“Stop catastrophizing” may be some of the least useful “advice” ever offered from one human being to another. Just saying – it’s a lot like suggesting that someone should calm down, when they are upset. Well-intended, often potentially correct, inasmuch as it would be helpful (and wise) to do so, but… who can hear the words and then act on them with fond appreciation for the concern? Like… no one, ever. LOL Not how that works. Still… if you can, it’s worth taking the steps needed to shift gears from catastrophe and despair to something, anything at all, less bleak. Small steps are fine. Incremental change over time may be all we can rely on in such moments. While you’re at it… breathe.

One of the nuisances of PTSD is how long it can take to “bounce back”, emotionally (the chemistry of emotion is tricky shit). I’ve been less than consistent with my meditation practice over the past year, and it shows; my resilience is less reliable, less deep, less durable, and I feel it today – it may take me hours (instead of minutes) to recover a positive sense of self, and move on with my day open to any outcome other than this bullshit right here, now. I feel sapped, and vulnerable. I take another drink of this water (self-care 101; if you’ve been crying, you need to drink more water), and remind myself that my “episodes” were once much more severe, lasted a great deal longer, did real damage, and the recovery period was measured in days and weeks, not hours, or minutes.

Progress made is not lost just because one moment goes sideways – it just feels that way. Expect that to be a thing, and be willing to give yourself a fucking break. This shit is hard.

Every word of this today is for me, now. I write, and read it back, paragraph by paragraph, as I go. I am reminding myself, practice by practice, of what it takes to maintain emotional wellness, and attempting to make good on that promise to myself. The feeling of internal resistance has dissipated, which is progress.

In the background, I hear my Traveling Partner slaying monsters of one variety or another; video games are another excellent “escape strategy” when a peaceful morning explodes in emotional chaos. He’s got his own hard mile to walk, and I don’t doubt being my partner makes that all much more complicated. I listen to the measured cadence of his game-play, and find it calming. I pause my writing long enough for a self-inventory of where I’m at right now. I still feel sort of muted and a bit blue, and may be prone to being easily hurt (emotionally) for some hours to come. I put that aside, reminding myself not to take shit personally. My head aches. The ringing in my ears almost deafens me if I turn my attention to it. I feel wrung out. Fatigued. Emotionally bruised. Having a bite of lunch helped. Drinking some water helped, too. The lingering feeling of personal failure and disappointment is a bummer, but, and this is true; it’ll pass.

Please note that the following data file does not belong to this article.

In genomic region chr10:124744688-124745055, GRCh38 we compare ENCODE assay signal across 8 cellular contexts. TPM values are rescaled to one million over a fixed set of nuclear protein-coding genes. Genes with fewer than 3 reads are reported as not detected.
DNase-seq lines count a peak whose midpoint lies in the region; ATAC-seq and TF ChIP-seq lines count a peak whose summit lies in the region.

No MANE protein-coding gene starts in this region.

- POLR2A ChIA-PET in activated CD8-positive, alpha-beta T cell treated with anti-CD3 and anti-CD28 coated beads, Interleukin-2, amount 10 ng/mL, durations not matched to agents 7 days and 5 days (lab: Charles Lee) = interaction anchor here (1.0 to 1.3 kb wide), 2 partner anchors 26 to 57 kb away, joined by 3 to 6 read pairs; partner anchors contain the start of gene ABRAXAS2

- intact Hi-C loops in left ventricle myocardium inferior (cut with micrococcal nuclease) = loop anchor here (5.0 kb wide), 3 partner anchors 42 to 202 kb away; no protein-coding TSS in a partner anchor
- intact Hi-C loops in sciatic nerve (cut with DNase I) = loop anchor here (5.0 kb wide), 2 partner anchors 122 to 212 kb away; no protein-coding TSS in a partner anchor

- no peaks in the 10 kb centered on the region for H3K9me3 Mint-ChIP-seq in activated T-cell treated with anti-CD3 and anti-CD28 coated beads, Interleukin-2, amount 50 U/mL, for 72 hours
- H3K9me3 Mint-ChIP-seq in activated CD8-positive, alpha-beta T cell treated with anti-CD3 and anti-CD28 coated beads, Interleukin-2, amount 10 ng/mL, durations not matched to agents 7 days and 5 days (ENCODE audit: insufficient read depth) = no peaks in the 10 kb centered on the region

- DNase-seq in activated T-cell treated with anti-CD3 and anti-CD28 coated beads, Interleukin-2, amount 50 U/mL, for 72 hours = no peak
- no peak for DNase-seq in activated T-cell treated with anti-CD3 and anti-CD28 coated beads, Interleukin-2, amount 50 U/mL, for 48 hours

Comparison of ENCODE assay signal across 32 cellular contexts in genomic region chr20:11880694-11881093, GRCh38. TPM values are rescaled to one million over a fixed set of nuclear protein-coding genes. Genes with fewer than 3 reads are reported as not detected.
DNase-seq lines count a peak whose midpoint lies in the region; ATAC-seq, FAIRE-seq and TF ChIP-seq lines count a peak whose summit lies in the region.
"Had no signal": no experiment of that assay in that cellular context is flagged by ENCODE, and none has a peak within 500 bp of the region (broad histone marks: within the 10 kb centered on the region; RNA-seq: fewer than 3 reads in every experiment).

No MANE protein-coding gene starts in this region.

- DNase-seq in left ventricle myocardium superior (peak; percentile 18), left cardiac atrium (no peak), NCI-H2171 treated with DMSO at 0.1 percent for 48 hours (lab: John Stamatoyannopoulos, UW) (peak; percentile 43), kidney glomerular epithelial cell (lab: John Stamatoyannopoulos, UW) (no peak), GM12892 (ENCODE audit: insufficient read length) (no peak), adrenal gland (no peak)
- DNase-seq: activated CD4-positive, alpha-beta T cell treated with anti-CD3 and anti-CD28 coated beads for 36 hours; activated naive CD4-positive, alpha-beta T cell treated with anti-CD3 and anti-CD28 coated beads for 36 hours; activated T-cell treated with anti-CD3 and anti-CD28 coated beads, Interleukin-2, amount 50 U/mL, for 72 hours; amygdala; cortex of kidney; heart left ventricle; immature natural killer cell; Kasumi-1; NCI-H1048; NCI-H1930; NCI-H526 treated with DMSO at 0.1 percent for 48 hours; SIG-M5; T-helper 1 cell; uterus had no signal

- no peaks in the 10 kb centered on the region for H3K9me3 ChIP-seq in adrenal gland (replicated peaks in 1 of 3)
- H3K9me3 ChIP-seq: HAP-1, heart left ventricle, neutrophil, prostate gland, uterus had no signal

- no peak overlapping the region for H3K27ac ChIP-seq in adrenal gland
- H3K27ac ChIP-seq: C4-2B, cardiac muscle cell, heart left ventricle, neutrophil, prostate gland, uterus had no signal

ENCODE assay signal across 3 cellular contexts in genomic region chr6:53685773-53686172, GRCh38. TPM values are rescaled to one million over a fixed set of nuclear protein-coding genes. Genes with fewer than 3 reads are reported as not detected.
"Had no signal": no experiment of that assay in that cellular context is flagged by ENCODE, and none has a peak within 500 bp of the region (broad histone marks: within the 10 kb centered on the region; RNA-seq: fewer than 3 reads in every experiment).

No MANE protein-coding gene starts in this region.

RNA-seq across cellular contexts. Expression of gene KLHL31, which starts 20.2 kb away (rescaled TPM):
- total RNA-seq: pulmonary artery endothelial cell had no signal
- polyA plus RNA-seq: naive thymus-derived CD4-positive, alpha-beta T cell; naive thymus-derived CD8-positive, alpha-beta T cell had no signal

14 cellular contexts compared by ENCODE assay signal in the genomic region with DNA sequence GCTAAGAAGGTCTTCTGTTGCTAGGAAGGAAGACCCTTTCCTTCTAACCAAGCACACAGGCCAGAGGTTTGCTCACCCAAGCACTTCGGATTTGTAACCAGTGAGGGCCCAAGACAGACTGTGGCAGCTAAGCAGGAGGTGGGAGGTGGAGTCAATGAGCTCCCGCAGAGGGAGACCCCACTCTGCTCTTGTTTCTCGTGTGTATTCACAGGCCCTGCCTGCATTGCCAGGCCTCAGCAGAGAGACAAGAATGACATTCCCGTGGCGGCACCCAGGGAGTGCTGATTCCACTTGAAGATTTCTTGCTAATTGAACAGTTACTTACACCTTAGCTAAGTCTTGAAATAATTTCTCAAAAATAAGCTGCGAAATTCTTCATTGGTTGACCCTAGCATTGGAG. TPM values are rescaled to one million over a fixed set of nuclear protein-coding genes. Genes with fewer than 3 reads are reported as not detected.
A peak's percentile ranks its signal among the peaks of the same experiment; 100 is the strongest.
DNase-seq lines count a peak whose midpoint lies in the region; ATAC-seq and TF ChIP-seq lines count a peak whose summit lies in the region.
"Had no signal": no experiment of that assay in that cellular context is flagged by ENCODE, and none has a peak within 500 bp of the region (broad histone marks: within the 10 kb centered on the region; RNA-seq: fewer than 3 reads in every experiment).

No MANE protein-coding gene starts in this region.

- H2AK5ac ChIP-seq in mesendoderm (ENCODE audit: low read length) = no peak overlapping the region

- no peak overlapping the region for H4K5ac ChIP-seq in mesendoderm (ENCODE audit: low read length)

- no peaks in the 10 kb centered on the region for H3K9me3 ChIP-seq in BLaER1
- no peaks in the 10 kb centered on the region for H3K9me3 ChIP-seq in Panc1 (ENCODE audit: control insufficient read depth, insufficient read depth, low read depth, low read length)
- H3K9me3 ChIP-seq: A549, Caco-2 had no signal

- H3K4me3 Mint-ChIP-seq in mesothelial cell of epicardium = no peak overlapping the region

Hell of a start to a brand new year. I expected better of the day – and of myself. It’s not “too late”, though. I can hit the reset button, any time I choose… right? I consider how best to make use of the moment; there is growth and momentum in mastering the chaos and healing the damage (more than any pleasant easy moment can offer). It’s definitely time to begin again… again.

I’m starting the morning in a positive place. I feel well-rested. My coffee is hot and tasty – I assume; I haven’t actually tasted it yet, it’s still too hot. lol There’s the key, though; my assumption is positive. I’m grateful for the coffee I’ve got. Gratitude is a reliably good start to a day. (Cool thing about that? I can choose to start with gratitude, if I’ve the will to undertake it.) I sit awhile, feeling grateful. Grateful for love. Grateful for a great partnership. Grateful for indoor plumbing. Grateful that I’m not in pain this morning (well, mostly not). Grateful for the car in the driveway. Grateful for a great team at work. Grateful that there are mornings like this one.

Sometimes my day doesn’t begin so comfortably, or so easily. 🙂

Gratitude is an excellent way to start a day.